After enrolling at the University of British Columbia to embark on a political science degree with a minor in women’s studies, Pacey decided to expand her horizons by taking a year off mid university to see what else the world had to offer. It would be a life-changing adventure. An avid sailor and mountain biker, her instincts took her to New Zealand and Australia where she spent six months biking around the two countries.


The solitude and independence changed her, and so did her experience with those countries’ indigenous populations. She made a decision then that she would give up the hobbies that took up her time and focus solely on activism.


When she returned from her journey and completed her degree, she followed through with her promise to herself and began to get involved in projects that focused on feminism and women’s rights.


From the west side to the eastside


Law school had always been on the radar, but Pacey was apprehensive about the pressures that schooling might take on her burgeoning convictions. So she enrolled to do a masters degree in women’s studies. But she started spending less time at school and more time within the Downtown Eastside community. Law school and social justice soon beckoned.


During her first month of law school, her partner gave her a home printed pamphlet that introduced her to Pivot Legal Society. At her Pivot first meeting, the issue of police brutality was raised and the idea of a rights card was born. With a lot of hope and as much naiveté, Pacey approached the police department to see if they could work together to create a wallet-sized document that informed citizens of their rights when encountering the police.


An epiphany of sorts occurred when the department practically laughed her out the door. “The police didn’t seem to want people to know their rights,” she says, not that they would say as much. Opening the lid on police injustice was a courageous move. “The general public wasn’t talking about police brutality in Vancouver,” she says. In fact, she often faced resistance and doubt when she would bring it up.


But that only strengthened her commitment to Pivot and its mission. “We work in collaboration with members of this community and rely on their expertise and their experience as evidence for the work that we do,” she says. “I wasn’t going to come waltzing in and somehow dictate what’s best for people in this community.”


However, Pacey realized Pivot was still missing an important voice—that of women. So Pacey held women’s-only meetings to explore what issues were important to them. And it was when she talked to sex workers themselves that her views on prostitution began to change. As part of Pivot, Pacey helped compile 94 affidavits with street-level sex workers who unanimously agreed that Canada’s current prostitution laws were placing them in danger.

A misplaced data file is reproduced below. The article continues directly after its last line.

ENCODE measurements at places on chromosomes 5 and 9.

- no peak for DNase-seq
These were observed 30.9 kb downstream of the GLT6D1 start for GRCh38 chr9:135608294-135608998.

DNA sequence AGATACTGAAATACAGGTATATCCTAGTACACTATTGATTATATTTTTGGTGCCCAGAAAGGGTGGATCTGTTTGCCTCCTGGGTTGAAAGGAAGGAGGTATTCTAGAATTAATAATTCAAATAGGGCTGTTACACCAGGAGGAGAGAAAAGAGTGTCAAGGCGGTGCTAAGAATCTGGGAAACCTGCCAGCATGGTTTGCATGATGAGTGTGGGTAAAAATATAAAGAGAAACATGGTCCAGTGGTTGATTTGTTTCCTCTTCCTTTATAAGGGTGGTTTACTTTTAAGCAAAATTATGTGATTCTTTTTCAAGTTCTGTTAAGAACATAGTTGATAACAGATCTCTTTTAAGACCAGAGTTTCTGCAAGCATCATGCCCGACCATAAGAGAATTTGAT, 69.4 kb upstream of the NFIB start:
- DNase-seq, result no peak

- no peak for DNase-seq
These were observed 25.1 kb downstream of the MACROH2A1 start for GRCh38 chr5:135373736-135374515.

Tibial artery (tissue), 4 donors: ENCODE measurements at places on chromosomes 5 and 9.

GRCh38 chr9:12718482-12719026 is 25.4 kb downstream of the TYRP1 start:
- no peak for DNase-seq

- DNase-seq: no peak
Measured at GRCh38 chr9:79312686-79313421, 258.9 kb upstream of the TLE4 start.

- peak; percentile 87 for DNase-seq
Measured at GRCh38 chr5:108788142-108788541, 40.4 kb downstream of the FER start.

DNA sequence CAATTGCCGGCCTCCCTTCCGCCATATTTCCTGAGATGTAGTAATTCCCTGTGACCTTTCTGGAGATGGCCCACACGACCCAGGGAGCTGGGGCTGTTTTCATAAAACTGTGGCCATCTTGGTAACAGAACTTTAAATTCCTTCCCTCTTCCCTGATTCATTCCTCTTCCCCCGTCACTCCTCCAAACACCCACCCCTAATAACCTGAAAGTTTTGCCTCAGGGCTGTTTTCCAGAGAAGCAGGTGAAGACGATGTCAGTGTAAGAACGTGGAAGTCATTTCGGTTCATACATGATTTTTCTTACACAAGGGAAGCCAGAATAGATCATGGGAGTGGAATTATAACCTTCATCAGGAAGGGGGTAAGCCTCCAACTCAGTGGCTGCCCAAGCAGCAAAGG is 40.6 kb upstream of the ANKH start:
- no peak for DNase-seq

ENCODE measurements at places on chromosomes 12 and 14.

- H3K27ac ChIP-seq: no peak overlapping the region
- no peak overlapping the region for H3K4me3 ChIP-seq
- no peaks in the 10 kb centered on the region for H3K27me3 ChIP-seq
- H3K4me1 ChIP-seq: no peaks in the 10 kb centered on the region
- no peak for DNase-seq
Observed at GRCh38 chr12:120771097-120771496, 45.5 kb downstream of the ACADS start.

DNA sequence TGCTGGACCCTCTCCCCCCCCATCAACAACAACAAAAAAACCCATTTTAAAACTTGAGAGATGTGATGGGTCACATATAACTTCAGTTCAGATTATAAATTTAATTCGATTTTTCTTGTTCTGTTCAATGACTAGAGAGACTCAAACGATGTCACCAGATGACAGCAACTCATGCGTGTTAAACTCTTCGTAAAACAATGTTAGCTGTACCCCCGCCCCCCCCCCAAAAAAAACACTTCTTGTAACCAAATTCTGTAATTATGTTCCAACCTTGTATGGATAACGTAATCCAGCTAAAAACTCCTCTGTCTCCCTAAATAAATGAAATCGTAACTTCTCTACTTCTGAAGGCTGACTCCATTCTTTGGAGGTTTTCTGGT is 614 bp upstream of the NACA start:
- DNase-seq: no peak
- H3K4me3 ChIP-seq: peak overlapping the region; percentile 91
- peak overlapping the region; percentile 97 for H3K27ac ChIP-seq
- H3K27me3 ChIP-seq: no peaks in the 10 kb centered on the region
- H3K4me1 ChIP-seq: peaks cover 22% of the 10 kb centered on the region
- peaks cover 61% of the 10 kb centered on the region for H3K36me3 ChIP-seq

“That changed me, going through that process and hearing those stories about how these women are victims to violence and unable to access police protection,” she says about the interview process. “And the types of violence they were experiencing was unimaginable to me.”


At the time, Robert William Pickton had yet to be charged for the murder of many of the 69 missing women from the Downtown Eastside, many of whom were sex workers. Pacey saw that the current laws were hurting, not protecting, women. She knew then that the laws had to change.


“Law reform is about saving lives,” says Pacey. “I am committed to the fight to end patriarchy and will always fight against violence against women and lack of housing and education, but while we’re fighting for those things, for the women in this community, I want them to be alive so that they can enjoy the benefit of all those social reforms when the day comes.”


A leading, contested voice Pacey has certainly made her mark within Pivot. Since she joined the organization she has won a YWCA Woman of Distinction award, a UBC Law Alumni award and was named one of the top 100 most influential women in British Columbia by The Vancouver Sun.


Pivot’s founding executive director John Richardson has watched her transform over the past decade from young lawyer to one of the “leading voices in Canada [on sex trade reform].”


“She’s become much stronger in her convictions,” he says. “She’s definitely a lot more rooted in the evidence. She’s very clear about what she thinks is right … An area where she’s really grown is really staying by her beliefs and not being afraid to speak out against people she likes and respects.”